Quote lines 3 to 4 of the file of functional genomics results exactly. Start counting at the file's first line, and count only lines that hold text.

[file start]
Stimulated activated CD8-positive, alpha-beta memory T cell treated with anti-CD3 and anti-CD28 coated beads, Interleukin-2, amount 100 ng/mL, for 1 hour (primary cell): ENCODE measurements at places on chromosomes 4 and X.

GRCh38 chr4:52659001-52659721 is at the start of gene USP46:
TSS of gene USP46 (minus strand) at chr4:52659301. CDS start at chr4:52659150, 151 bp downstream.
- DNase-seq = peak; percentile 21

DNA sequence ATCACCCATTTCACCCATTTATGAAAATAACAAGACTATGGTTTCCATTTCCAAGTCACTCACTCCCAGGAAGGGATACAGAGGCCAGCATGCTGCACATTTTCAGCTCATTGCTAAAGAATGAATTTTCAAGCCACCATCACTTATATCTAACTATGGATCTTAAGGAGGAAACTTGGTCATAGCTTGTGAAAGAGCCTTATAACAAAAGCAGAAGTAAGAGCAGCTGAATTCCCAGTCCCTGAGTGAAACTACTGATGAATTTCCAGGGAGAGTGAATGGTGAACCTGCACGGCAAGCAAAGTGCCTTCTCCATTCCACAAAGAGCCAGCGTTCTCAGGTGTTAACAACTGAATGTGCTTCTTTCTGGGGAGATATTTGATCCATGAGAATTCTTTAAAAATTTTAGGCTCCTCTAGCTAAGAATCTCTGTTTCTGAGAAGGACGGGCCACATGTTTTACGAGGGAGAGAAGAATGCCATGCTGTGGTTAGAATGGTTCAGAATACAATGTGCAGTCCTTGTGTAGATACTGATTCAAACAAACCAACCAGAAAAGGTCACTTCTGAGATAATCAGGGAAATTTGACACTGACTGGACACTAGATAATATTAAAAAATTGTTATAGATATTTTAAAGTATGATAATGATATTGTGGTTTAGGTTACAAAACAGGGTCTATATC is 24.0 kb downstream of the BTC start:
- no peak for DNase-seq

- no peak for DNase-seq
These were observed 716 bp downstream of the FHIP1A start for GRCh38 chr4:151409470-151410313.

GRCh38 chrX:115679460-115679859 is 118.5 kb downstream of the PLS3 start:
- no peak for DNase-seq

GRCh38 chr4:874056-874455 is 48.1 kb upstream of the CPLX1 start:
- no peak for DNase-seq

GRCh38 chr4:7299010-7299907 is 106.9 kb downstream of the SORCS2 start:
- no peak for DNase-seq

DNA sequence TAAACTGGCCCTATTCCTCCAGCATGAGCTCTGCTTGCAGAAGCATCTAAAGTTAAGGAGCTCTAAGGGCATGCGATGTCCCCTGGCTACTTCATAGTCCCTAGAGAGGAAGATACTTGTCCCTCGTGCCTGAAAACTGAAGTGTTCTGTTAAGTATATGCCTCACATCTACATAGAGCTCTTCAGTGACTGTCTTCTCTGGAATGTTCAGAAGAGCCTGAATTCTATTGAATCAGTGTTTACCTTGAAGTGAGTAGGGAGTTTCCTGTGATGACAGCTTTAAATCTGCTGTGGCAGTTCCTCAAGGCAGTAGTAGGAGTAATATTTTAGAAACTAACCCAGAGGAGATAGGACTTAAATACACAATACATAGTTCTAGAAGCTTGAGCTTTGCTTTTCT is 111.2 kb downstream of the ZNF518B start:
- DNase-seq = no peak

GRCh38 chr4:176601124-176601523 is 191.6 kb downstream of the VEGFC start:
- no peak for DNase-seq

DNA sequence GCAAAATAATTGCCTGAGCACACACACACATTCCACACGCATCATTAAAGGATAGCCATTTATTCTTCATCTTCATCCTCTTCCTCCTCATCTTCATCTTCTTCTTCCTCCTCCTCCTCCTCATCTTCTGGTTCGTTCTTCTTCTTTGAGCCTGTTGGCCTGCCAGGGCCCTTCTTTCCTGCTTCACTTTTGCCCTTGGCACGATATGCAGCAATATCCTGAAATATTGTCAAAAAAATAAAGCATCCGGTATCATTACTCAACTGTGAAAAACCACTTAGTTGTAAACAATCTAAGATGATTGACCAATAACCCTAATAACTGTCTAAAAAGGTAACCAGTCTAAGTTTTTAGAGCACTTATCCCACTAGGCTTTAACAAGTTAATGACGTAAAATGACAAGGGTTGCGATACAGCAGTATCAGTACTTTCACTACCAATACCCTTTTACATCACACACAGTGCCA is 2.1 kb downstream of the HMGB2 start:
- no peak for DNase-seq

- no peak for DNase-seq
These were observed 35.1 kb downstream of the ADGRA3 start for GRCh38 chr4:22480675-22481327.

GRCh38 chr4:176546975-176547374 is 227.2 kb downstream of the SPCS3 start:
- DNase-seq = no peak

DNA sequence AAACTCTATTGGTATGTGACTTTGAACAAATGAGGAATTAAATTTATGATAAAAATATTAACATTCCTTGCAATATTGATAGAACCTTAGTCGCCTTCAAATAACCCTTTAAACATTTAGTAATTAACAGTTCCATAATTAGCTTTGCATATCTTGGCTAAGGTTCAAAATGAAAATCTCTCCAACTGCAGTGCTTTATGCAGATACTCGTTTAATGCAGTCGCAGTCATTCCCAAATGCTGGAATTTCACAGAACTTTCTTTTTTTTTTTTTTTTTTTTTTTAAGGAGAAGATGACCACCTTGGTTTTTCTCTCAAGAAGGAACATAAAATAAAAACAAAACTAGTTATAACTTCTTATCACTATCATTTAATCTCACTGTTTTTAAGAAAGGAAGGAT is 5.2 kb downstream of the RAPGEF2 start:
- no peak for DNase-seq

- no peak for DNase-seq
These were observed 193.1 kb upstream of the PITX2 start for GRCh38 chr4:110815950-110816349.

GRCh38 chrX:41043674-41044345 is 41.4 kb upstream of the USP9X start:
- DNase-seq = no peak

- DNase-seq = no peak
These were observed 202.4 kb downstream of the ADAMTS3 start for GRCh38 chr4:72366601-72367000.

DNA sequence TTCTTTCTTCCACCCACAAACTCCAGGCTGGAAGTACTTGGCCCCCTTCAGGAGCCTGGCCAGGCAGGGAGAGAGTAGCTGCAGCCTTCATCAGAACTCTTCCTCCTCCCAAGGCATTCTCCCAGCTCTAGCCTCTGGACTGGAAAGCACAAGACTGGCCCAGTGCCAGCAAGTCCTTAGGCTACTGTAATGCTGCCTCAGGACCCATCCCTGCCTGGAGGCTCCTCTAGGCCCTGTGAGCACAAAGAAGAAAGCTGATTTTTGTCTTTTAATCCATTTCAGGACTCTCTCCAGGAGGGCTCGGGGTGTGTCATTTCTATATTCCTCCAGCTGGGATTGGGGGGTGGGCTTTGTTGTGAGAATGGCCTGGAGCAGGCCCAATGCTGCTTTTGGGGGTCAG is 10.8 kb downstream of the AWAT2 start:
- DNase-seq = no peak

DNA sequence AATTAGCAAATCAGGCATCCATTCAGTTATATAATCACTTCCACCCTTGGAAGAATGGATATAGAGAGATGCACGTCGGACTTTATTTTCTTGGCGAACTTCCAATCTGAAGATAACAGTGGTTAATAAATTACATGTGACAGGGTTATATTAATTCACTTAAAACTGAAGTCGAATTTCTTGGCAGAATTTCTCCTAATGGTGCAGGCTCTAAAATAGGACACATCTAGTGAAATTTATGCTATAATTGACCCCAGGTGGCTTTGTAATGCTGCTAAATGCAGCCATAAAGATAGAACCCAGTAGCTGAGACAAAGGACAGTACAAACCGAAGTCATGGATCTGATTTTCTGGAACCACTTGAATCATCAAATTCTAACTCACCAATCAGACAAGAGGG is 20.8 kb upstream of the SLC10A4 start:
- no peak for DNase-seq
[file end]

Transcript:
TSS of gene USP46 (minus strand) at chr4:52659301. CDS start at chr4:52659150, 151 bp downstream.
- DNase-seq = peak; percentile 21